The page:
In the May issue of DOUBLE FEATURE, Polish artist Agnieszka Polska presents her piece “Future Days”. Following a discussion with the artist, she will screen her favorite film, Fassbinder’s “Niklashauser Fart”.
What comes after death, after the decay of our mortal bodies? Dante Alighieri's "Divine Comedy" with its different realms of the afterlife and the specific circles of Hell, each destined for a particular type of sinner, offers a quite extensive suggestion as to how things may be after the inevitable end. It would be just as conceivable that there are different types of Heaven, for different social classes or groups.
In "Future Days" (2013) we are given an idea of what such a realm of Heaven reserved exclusively for artists might look like. The opening shot in the 30-minute film tells us which artists we can expect to meet: Charlotte Posenenske, Jerzy Ludwiński, Włodzimierz Borowski, Paul Thek, Lee Lozano, Andrzej Szewczyk and Bas Jan Ader. This 'artists' Heaven' soon transpires to be a kind of interim zone that amounts more to eternal damnation for those stranded there than it does to permanent happiness. At the beginning of the film, Polish artist Włodzimierz Borowski and German painter and sculptor Charlotte Posenenske stroll along a beach and mutually enjoy swapping rhetorical commonplaces. Shortly thereafter they evidently come across Bas Jan Ader, washed up on the stony beach -- of his last art action, a performative crossing of the Atlantic, all that was later found was his empty boat. Reunited with the other artists, they wander seemingly aimlessly through countryside that has a melancholy feel to it; they chat, propose theories for forms of art, express surprise with this inhospitable place from which they cannot escape, and longingly await the arrival of other artist friends who may be able to reveal more to them about the world they have left forever.
Born in 1985 in Lublin, Poland, in her art (mainly films, animations and photographs) Agnieszka Polska repeatedly addresses and tackles the theme of personal and collective memory. For example, in "Three Videos with Narration -- My favourite things" (2010) she sifted through and re-used excessively overused artworks, or, in "Sensitization to colour" (2009) reconstructed the space and objects of a never-recorded performance by Polish artist Włodzimierz Borowski, whereby the reconstruction is then captured on film. In "Future Days" Polska again references past or existing artworks: For example, Robert Smithson's "Partially Buried Woodshed", which the figure of Jerzy Ludwiński then discusses in greater detail, in terms of its content, too; or Avital Geva's expansive installation "The Books in Landscape Experiment", which is used in Polska's film in a recreated version. This methodology touches on the question as to what extent personal intellectual processing of actual experiences or events that have nothing to do with us can perhaps be considered a completely new, autonomous experience. No unequivocal answer is forthcoming from the artist figures that Polska places in the afterlife, bereft of any new experiences and who can only rely nostalgically on their own memories.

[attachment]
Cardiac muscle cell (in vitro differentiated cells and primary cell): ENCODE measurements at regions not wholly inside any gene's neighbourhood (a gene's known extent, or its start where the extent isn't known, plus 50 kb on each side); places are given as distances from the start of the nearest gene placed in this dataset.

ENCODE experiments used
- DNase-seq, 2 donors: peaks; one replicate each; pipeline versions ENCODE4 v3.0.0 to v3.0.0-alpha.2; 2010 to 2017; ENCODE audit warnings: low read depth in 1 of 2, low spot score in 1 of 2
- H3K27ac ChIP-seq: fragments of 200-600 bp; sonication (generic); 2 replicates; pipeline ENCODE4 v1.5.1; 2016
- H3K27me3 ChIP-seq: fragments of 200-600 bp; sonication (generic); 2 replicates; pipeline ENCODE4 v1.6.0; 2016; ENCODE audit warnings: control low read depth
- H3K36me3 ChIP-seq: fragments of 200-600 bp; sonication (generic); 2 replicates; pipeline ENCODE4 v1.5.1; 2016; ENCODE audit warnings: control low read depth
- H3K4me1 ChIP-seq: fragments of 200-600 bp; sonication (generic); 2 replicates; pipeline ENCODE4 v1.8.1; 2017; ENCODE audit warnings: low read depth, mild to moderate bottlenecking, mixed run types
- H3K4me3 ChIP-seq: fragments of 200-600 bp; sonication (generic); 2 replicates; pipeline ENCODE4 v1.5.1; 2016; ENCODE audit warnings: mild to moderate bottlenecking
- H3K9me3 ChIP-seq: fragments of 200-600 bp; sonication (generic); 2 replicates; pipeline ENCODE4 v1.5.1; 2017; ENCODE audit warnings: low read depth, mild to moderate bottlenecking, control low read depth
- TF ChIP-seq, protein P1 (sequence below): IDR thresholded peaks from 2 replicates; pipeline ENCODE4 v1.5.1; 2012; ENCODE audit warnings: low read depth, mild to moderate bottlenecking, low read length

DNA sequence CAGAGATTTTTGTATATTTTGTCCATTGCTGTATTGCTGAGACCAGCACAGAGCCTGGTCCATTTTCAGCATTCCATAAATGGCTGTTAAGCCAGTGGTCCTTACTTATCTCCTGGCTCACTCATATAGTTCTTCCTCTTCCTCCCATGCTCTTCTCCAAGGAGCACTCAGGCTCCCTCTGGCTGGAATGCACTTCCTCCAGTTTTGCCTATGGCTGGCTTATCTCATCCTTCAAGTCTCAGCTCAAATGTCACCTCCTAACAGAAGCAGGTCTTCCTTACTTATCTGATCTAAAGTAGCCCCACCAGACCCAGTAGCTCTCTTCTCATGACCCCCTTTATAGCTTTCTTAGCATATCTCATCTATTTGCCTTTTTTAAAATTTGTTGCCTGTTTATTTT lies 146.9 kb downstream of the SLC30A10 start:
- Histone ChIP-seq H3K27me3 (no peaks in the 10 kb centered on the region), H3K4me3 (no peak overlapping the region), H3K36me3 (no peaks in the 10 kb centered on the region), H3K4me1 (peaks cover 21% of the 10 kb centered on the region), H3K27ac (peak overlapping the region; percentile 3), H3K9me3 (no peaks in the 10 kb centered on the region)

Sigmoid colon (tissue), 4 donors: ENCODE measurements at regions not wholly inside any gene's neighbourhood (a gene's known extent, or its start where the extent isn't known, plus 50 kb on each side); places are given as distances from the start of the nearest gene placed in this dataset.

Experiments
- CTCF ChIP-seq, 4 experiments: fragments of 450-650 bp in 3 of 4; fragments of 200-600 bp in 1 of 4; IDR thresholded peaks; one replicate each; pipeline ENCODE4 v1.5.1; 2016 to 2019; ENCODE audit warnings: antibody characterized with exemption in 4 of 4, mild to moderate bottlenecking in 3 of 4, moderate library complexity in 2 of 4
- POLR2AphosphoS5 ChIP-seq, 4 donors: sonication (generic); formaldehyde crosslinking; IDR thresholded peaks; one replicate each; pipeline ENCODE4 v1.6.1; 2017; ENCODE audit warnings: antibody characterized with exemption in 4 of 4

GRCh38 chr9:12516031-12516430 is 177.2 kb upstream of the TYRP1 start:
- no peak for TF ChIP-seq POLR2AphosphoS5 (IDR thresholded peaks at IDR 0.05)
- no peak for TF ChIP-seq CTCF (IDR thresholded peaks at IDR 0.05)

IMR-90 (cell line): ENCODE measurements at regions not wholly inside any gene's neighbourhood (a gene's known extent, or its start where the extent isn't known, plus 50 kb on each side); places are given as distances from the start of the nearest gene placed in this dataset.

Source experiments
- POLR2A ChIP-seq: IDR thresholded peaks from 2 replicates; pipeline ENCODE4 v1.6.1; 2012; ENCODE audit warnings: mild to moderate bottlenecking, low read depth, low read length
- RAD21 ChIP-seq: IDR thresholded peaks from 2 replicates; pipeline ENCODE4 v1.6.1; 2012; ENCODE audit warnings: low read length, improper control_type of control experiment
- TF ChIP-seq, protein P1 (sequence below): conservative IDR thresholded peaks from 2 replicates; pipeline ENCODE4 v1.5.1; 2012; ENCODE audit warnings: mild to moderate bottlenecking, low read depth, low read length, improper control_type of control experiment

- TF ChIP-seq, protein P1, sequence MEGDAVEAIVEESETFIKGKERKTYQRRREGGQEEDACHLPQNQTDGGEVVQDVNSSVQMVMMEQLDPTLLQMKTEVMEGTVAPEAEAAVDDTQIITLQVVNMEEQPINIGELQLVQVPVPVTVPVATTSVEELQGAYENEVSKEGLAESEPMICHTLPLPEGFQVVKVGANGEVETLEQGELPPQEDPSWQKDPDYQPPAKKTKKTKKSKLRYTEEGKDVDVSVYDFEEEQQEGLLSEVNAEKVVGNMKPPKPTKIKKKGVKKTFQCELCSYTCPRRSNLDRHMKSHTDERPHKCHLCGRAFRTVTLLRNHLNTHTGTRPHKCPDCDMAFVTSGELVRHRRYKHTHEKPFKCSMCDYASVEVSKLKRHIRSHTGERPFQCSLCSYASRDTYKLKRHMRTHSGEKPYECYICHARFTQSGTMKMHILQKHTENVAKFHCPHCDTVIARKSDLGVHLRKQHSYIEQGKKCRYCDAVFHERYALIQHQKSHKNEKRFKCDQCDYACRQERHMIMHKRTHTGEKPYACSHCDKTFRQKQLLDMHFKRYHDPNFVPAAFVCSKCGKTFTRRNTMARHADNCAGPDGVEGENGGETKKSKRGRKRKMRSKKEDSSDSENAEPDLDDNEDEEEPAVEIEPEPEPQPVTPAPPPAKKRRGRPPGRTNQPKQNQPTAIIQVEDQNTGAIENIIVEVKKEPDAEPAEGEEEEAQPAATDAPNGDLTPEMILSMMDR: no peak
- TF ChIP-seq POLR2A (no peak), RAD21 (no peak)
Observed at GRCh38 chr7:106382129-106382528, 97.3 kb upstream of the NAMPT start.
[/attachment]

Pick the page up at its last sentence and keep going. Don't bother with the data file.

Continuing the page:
As the second part of the DOUBLE FEATURE, Rainer Werner Fassbinder's 1970 movie "Niklashauser Fart" will be shown. Fassbinder's first TV movie, produced for the channel WDR, focuses on the historical figure of herder Hans Böhm, who held grueling sermons championing social equality for all and absolution of sins, and in the shortest space of time had over 70,000 supporters. A little later, the bishop of Würzburg had him burnt at the stake.
Fassbinder was certainly not interested in any classical staging of the historical subject matter, and "Niklashauser Fart" is, stylistically speaking, a wild collage. He himself plays a black monk in a leather jacket, surrounded by figures in seemingly historical rural garb, there are snippets from a film of a concert by Kraut-Rock band Amon Düül, and Hans Böhm gets burned on a scrapyard for old cars. Indeed, the film treats the subject in an essayistic vein or, as Fassbinder himself poignantly put it, shows "how and why revolution fails".
The fact that such questions can only be addressed by art, but in no manner can art solve the underlying issues, was something a disappointed Charlotte Posenenske at some point had to concede, whereupon she abandoned art and studied sociology. By contrast, so disappointed was Lee Lozano with the art scene that she resolved to break off any contact with artists and art theorists. In "Future Days" she therefore does not utter a word. Perhaps this is itself a very unique form of revolution.